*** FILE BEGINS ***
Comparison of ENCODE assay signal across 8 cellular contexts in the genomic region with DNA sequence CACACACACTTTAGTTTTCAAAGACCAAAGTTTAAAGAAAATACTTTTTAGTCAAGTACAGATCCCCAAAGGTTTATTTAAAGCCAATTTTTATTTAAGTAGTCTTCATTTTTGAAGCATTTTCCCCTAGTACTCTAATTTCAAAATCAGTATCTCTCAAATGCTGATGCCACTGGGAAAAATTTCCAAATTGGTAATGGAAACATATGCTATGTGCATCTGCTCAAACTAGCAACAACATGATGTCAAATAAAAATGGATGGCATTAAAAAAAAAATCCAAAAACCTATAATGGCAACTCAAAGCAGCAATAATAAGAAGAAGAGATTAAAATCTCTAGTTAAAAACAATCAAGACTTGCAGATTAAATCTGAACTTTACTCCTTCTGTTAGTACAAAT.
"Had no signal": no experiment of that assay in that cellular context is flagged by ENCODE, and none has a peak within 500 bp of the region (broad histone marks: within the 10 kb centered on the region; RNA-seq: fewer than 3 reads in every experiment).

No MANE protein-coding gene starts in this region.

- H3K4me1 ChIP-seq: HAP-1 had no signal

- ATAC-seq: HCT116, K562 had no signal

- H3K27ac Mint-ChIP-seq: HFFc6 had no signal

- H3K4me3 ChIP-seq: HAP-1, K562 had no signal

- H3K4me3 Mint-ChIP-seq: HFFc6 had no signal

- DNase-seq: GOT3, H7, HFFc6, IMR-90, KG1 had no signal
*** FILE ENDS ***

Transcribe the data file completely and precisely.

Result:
Comparison of ENCODE assay signal across 8 cellular contexts in the genomic region with DNA sequence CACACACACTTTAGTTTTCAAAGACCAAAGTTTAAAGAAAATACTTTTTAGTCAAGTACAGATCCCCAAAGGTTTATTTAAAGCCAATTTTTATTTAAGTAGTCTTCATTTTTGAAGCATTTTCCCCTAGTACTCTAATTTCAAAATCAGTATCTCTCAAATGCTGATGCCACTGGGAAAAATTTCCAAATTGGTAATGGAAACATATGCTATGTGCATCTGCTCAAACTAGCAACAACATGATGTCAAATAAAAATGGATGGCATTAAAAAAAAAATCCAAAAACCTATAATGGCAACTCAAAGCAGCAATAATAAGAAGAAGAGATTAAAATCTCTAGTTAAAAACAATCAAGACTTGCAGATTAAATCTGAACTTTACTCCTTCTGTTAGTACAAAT.
"Had no signal": no experiment of that assay in that cellular context is flagged by ENCODE, and none has a peak within 500 bp of the region (broad histone marks: within the 10 kb centered on the region; RNA-seq: fewer than 3 reads in every experiment).

No MANE protein-coding gene starts in this region.

- H3K4me1 ChIP-seq: HAP-1 had no signal

- ATAC-seq: HCT116, K562 had no signal

- H3K27ac Mint-ChIP-seq: HFFc6 had no signal

- H3K4me3 ChIP-seq: HAP-1, K562 had no signal

- H3K4me3 Mint-ChIP-seq: HFFc6 had no signal

- DNase-seq: GOT3, H7, HFFc6, IMR-90, KG1 had no signal